Music asks us to grow in our Attentiveness—students will practice noticing and attending to detail and nuance, both when looking at music, and when listening to it. They’ll also pay attention to what they are doing with their bodies while singing, and how the whole class sounds singing together. The performance of music requires Intellectual Courage—students will need to persist in thinking, participating, and performing in spite of fear of embarrassment or failure. Opportunities to self-assess and reflect upon their performance let students focus on growth.

Syllabus for Art & Music Classes:





IVA students learn Physical Education through a Teaching Games for Understanding approach. Under TGfU, students take part in different categories of activities that encourage movement, engagement, and thoughtful applications of skills and strategies. Each year of physical education focuses and builds students in their development of a greater understanding of strategies and skills as they make their way through cooperative activities, individual and dual activities, and sport-focused activities. Each lesson and activity is designed to develop students’ physical and cognitive abilities and challenge students’ understanding towards themselves as thinkers and movers.

Students are also challenged in their application and understanding of health-related physical fitness skills and concepts. Daily activities push students to practice autonomy and tenacity in the way that they strive to achieve goals and learn how to apply principles that can allow them to become lifelong movers. The combination of health-related and skill-related physical fitness gives students an opportunity to develop a more holistic understanding of Physical Education.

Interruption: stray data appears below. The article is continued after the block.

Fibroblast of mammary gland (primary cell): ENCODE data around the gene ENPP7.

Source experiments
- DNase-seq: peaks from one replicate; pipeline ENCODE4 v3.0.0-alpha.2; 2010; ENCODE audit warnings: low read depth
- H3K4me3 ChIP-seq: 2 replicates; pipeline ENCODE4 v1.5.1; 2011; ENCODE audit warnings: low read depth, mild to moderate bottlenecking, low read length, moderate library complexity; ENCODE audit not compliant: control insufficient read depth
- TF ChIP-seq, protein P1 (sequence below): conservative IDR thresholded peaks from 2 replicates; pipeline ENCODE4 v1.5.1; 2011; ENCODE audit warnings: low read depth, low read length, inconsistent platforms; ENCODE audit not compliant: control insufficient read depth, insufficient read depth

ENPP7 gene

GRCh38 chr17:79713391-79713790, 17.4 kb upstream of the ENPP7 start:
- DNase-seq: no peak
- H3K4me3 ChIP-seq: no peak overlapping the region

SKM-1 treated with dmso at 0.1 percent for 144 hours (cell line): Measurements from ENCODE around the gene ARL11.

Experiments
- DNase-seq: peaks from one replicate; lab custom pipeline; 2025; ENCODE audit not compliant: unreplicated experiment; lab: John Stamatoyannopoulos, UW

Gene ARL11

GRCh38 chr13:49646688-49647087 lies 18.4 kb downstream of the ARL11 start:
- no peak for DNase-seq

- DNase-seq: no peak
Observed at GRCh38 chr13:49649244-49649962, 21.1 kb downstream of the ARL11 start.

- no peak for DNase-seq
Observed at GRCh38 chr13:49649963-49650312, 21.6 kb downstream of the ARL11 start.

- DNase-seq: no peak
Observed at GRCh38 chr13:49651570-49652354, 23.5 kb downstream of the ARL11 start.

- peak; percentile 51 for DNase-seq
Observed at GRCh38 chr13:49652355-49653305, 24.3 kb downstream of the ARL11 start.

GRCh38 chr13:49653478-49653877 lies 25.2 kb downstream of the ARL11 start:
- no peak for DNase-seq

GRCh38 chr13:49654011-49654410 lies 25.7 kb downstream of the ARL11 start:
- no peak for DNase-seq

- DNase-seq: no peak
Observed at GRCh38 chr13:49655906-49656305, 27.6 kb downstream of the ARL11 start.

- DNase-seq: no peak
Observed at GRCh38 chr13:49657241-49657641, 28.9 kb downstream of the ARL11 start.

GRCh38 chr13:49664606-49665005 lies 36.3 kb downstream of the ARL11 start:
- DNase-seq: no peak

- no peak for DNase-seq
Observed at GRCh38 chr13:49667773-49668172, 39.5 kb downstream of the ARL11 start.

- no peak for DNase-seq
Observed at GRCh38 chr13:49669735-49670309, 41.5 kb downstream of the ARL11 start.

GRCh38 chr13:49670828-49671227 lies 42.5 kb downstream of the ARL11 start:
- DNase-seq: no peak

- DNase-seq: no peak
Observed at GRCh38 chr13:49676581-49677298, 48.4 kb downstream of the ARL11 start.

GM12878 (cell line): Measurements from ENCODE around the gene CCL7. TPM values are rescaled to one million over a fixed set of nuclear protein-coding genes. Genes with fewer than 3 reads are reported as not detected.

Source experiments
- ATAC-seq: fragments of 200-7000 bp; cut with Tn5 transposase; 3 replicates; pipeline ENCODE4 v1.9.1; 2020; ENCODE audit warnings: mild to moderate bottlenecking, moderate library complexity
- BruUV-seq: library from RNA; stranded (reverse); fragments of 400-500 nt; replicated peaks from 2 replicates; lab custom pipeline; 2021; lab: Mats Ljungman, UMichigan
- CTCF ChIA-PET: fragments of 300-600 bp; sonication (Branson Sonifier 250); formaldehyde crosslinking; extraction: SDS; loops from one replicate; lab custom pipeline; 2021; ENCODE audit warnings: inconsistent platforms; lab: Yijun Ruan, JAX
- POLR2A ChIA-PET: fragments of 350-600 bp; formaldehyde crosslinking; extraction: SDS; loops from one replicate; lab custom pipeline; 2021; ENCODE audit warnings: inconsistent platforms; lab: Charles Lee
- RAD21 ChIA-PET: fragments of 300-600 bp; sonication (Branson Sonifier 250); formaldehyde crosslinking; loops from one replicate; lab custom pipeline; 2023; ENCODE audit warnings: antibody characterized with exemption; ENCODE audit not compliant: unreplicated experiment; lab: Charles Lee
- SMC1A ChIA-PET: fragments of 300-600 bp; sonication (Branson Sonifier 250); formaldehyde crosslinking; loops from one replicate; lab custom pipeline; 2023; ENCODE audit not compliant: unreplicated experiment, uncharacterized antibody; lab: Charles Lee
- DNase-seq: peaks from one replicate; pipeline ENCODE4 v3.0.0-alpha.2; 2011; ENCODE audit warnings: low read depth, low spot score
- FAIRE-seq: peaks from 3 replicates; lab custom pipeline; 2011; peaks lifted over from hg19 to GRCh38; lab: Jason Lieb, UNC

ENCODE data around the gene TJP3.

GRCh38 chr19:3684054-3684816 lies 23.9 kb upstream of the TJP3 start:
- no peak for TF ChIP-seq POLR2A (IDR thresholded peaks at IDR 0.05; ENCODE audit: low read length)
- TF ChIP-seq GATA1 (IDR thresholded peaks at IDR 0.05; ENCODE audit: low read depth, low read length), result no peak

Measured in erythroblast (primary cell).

A variety of assignments are given to students throughout the year. Class learning assignments involve formative peer assessments and activities that require students to apply their knowledge of skills by giving feedback and using movements correctly. Home thinking assignments might include reflective journals and other tasks that will set up for and expand on thinking that is addressed during class time. Students will also be assigned 2-3 performance tasks per semester (individual and group) that will connect to the specific units that students are involved in and require students to demonstrate their knowledge and application of skills. 

Our Physical Education Curriculum is well summarized in one 8th grade students' end-of-unit Performance Task reflection: "In PE class we don't just exercise, we learn how to exercise, how to play games and think about the components that help us succeed in physical activity, the skills and strategies we learned while playing these games and thinking about these skills and strategy help us play more games and be more successful."

Physical Education Syllabus: